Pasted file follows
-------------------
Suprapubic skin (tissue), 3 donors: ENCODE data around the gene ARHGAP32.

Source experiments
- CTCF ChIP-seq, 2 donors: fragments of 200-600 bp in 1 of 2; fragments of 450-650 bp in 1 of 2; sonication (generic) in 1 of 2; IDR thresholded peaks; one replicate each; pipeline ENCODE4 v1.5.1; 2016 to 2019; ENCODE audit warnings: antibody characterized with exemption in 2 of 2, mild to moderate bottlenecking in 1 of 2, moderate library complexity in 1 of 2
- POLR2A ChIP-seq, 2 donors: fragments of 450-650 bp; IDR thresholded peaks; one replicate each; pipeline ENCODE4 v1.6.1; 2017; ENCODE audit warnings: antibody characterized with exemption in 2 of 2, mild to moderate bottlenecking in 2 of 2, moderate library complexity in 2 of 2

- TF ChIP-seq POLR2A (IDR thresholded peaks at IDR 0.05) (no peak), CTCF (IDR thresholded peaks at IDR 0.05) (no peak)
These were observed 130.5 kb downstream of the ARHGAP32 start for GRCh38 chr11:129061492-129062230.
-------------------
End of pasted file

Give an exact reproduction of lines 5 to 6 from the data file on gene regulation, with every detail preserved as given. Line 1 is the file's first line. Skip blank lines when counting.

- TF ChIP-seq POLR2A (IDR thresholded peaks at IDR 0.05) (no peak), CTCF (IDR thresholded peaks at IDR 0.05) (no peak)
These were observed 130.5 kb downstream of the ARHGAP32 start for GRCh38 chr11:129061492-129062230.